It is not our repetitive acts of worship, but our devotion to love. It is our denial of self for another, our expression of love in another's suffering, our Christ-like extension of hands and feet to another. That is what I felt Jesus wanted me to understand and see in this time of crisis. This very scripture verse I had read many times and pondered was now coming to life.
Another priest friend of mine came by the hospital during the week to pray for Bruce, see my mom and visit. Father Justin had called right after receiving an e-mail from me and offered comforting words, just listening to me express my feelings of what was going on. He also prays the chaplet and novena anytime I have a strong need of prayer in my life, so he began to pray. When he arrived at the hospital it was a little after 3 p.m. on the second day of the novena. This is providential because the prayer intentions for the second day are for priests and religious, and the 3 o'clock hour is the Hour of Great Mercy. As we visited, I felt led to pray this prayer out loud for him, for his act of mercy and compassion to my family and me.
Another providential incident happened with my brother Randy who works for a supplier of healthcare information technology. He just happened to be having a weeklong training session directly across from the hospital, so he was able to come over during his lunch breaks and after work.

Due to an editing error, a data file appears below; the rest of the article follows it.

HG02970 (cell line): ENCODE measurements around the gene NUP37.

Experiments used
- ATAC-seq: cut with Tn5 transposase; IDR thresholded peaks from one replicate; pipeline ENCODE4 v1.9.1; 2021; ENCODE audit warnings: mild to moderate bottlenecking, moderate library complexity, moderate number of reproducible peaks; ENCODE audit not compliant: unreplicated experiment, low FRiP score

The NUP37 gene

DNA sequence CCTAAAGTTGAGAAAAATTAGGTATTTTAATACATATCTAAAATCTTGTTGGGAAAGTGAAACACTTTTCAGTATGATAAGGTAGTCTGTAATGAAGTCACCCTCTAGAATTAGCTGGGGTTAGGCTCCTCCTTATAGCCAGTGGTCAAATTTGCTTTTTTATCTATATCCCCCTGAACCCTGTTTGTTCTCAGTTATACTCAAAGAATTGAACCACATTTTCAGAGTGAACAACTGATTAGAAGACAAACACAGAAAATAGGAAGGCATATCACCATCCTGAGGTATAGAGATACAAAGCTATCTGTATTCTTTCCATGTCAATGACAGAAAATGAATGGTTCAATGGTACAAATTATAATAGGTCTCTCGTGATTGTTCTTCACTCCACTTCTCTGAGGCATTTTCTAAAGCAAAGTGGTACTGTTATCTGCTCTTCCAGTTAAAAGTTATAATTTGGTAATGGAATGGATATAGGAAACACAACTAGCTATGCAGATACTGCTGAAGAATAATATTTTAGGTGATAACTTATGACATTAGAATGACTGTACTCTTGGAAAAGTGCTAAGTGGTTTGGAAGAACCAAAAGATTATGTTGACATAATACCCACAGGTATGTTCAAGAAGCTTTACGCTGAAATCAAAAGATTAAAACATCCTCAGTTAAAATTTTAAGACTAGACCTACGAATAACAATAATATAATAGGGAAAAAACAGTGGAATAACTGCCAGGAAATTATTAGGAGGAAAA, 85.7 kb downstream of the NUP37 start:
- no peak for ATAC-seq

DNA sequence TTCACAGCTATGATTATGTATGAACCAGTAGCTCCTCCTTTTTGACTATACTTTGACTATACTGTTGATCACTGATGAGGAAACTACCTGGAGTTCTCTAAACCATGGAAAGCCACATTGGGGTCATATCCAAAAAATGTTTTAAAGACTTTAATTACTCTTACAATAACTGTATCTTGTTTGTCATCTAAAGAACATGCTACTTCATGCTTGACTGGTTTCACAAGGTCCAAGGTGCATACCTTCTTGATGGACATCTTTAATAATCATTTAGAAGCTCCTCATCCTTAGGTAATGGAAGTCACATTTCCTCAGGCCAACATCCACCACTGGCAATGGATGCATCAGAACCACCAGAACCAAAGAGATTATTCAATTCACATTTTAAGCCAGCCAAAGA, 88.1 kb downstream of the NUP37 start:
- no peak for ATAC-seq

On Friday, July 23, Bruce slowly awakened, and his fever had gone down. Saturday he was alert. The doctors removed the respirator and many of the tubes. That evening they moved him out of ICU. Sunday and Monday were great days for him as his language and motor skills improved. On Tuesday — the ninth and final day of the Divine Mercy Novena — I called Bruce on the phone before I went into work. He sounded great. That evening I was preparing to go to a church event and I got a text from my sister that said, "Dad is going home!"
I immediately called my mom who was driving her car. This was the first time since Bruce's medical troubles began that my mom had left the hospital to do anything but come to my house a couple of times and sleep. She was heading to the hospital and would call me. When she called she confirmed that, yes they were releasing him! I met them at the pharmacy. I wanted to see for myself, and sure enough there he was in the car smiling.
As I spoke to some of my family members that night I asked them if they recalled how I said "something" would happen on Tuesday. They all remembered. I said, "You know that prayer, Divine Mercy, we have been praying? It works! It works in accordance with God's will, and His will was to heal our step dad and reveal to you that prayer is real and God is alive. "
To the unbeliever, faith grows in moments of unbelief if you allow the unimaginable to sink in. If you allow the change to occur within and surrender your will to His will, miracles will happen!
Lorie Sage lives in Kansas City, Missouri.